Theories of Surplus Value (Great Minds)

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9781573927772: Theories of Surplus Value (Great Minds)
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Marx's Theories of Surplus Value is the fourth volume of his monumental Das Kapital (Capital) and is now available exclusively from Prometheus and Humanity Books. Divided into three parts, this lengthy work reviews classic economic analyses of labor and value (Smith, Ricardo, Malthus, and others), focusing on the concept of "surplus value"—the difference between the full value of a worker's labor and the wages received for this labor. This is a key concept for Marx since in his view the capitalist maintains power through controlling surplus value. This complete, unabridged edition is now available in one volume.

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From the Publisher:

The present edition contains in full both the main text of THEORIES OF SURPLUS VALUE--to which the table of contents compiled by Marx refers and which gives a connected exposition of the "history of the theory" from James Steuart to Richard Jones--and the digressions supplementing this main text which are in notebooks V, XV, XX, XXI, XXII and XXIII. These supplementary sections are put in the form of appendices, in order not to interfere with the sequence of the exposition given in the main taxt.

About the Author:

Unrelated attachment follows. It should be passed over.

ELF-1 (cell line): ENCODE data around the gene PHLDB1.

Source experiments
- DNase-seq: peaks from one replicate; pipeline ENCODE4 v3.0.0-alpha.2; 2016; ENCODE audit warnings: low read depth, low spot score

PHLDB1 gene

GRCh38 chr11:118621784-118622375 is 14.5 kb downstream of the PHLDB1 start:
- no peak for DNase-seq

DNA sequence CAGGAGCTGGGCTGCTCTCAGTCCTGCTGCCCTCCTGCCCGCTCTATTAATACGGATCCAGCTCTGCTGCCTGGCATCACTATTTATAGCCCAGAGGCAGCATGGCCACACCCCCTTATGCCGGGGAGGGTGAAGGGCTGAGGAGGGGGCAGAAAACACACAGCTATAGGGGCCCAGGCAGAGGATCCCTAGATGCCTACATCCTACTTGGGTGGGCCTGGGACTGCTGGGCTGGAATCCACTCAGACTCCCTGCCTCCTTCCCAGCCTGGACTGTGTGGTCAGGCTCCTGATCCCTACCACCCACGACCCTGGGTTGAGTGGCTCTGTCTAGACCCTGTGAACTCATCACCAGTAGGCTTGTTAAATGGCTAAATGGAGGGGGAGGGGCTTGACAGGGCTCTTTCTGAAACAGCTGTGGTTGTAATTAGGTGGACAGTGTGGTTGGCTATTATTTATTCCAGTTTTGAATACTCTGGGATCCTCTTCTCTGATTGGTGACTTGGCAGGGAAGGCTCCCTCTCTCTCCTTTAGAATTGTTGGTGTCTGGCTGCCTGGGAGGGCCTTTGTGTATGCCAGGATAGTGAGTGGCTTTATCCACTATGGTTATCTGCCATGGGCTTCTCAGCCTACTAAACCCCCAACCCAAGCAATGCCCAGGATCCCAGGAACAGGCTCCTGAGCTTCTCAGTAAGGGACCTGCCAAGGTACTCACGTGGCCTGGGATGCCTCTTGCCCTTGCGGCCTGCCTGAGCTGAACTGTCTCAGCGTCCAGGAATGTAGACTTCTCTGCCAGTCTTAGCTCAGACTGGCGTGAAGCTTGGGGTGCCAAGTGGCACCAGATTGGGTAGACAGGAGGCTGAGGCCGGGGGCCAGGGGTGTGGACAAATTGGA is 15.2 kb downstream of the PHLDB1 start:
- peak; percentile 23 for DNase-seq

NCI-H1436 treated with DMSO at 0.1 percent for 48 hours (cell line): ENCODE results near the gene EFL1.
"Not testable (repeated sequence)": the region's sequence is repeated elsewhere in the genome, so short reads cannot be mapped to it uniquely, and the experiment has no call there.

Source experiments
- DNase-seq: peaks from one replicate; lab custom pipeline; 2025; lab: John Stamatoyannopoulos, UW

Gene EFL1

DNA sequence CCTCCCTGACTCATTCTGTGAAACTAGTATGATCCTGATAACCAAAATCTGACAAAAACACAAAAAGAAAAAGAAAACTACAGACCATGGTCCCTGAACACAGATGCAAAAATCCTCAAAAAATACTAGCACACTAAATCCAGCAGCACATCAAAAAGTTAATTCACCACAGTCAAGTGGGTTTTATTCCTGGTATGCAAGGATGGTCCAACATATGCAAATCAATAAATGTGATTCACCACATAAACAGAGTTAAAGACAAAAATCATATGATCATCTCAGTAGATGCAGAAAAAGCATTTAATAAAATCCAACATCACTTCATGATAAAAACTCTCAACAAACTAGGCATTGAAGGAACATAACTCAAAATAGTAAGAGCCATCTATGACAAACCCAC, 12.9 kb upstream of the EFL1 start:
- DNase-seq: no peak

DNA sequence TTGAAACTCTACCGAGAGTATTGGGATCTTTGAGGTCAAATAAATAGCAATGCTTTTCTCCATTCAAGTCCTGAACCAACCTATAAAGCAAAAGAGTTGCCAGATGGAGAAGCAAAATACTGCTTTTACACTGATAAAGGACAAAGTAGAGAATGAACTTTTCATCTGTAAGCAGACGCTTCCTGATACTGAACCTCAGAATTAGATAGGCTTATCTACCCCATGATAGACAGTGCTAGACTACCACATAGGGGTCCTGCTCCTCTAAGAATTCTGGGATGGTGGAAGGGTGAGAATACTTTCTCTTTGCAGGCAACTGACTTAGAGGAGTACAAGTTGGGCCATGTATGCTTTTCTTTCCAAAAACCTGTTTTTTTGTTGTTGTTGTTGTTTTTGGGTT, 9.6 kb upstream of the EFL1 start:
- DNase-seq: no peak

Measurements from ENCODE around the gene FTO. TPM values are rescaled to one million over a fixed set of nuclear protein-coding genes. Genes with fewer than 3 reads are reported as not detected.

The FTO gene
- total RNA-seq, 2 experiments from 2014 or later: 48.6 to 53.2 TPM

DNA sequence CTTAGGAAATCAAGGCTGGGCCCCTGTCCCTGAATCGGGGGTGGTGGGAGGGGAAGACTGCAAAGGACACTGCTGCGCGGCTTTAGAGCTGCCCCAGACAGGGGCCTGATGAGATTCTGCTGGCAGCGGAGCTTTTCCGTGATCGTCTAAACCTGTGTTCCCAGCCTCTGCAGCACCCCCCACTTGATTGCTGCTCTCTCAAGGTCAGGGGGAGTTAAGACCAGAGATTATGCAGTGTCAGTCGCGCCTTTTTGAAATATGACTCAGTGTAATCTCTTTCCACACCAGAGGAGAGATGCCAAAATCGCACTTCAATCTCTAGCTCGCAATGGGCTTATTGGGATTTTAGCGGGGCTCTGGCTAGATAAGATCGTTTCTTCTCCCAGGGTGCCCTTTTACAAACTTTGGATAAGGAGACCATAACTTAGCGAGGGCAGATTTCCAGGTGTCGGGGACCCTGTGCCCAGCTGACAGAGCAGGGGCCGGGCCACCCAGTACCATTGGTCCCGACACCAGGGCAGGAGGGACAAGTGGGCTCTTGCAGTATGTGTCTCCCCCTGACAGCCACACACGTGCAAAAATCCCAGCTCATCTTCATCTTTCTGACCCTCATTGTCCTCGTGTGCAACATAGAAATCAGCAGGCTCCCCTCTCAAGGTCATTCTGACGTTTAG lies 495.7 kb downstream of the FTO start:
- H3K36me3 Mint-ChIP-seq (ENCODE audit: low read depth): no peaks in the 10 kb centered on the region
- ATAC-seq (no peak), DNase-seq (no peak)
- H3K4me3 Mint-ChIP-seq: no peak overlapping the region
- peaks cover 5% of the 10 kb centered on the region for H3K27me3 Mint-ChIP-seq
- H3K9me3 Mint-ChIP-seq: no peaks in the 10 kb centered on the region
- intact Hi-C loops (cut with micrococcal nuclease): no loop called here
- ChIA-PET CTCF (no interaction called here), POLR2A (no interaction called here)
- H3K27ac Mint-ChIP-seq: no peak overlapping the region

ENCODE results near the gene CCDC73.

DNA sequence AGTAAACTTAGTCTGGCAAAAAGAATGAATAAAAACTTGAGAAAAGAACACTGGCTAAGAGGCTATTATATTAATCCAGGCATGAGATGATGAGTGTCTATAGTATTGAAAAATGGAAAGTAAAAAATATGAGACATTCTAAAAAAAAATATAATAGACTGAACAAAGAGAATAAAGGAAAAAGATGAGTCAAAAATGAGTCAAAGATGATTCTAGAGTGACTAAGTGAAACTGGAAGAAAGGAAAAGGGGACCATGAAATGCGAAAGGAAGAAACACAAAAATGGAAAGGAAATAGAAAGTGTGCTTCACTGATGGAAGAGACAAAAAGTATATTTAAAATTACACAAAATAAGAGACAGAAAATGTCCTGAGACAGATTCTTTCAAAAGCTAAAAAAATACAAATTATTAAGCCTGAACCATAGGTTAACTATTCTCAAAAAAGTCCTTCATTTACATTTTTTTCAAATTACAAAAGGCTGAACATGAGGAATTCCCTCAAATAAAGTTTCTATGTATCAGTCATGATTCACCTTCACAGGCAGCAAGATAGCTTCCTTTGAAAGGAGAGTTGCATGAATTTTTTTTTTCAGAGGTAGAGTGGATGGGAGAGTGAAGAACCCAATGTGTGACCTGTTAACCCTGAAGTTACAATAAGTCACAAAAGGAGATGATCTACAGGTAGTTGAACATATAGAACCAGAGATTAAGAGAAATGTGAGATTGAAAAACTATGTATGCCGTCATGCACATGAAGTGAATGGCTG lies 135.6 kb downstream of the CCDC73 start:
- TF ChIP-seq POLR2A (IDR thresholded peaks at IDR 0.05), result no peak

Karl Marx was born in Trier, Prussia, on May 5, 1818, to an intellectual Jewish family. At 17 he enrolled at the University of Bonn and a year later transferred to the University of Berlin, where he became interested in the philosophy of G.W.F. Hegel. In 1841, Marx obtained his doctorate in philosophy, having presented a thesis on post-Aristotelian Greek philosophy. As a young graduate deeply involved with the radical Hegelian movement, Marx found it difficult to secure a teaching post in the autocratic environment of Prussian society. In 1842 he became editor of the Cologne newspaper "Rheinische Zeitung", but his probing economic critiques prompted the government to close the publication, whereupon Marx left for France. While in Paris, Marx quickly became involved with emigre German workers and French socialists, and soon he was persuaded to the communist point of view. His first expression of these views occurred in the ECONOMIC AND PHILOSOPHIC MANUSCRIPTS OF 1844, which remained unpublished until 1930. It was during this brief initial stay in France that Marx became associated with Friedrich Engels. For his radical political activities, Marx was expelled from Paris toward the end of 1844. He moved, with Engels, to Brussels, where he was to remain for the next three years, except for occasional short trips to England. Here Marx wrote the manuscript for THE GERMAN IDEOLOGY (1845, coauthored by Engels) and the polemic THE POVERTY OF PHILOSOPHY (1847) against idealistic socialism. Marx later joined the Communist League, a German workers group, for which he and Engels were to become the primary spokespersons. In 1847 Marx and Engels were asked to write a manifesto for the league conference in London. This resulted in the creation of the COMMUNIST MANIFESTO, one of the most influential popular political documents ever written. Its publication coincided with a wave of revolutions in Europe in 1848. Marx returned to Paris in 1848 but soon after left for Germany, where in Cologne he founded the "Neue Rheinische Zeitung", a radical newspaper that attacked Prussian rule. As revolutionary fervor waned, the government suppressed his paper and Marx fled to England in 1849. He remained in England absorbed in his work until his death on March 13, 1883.

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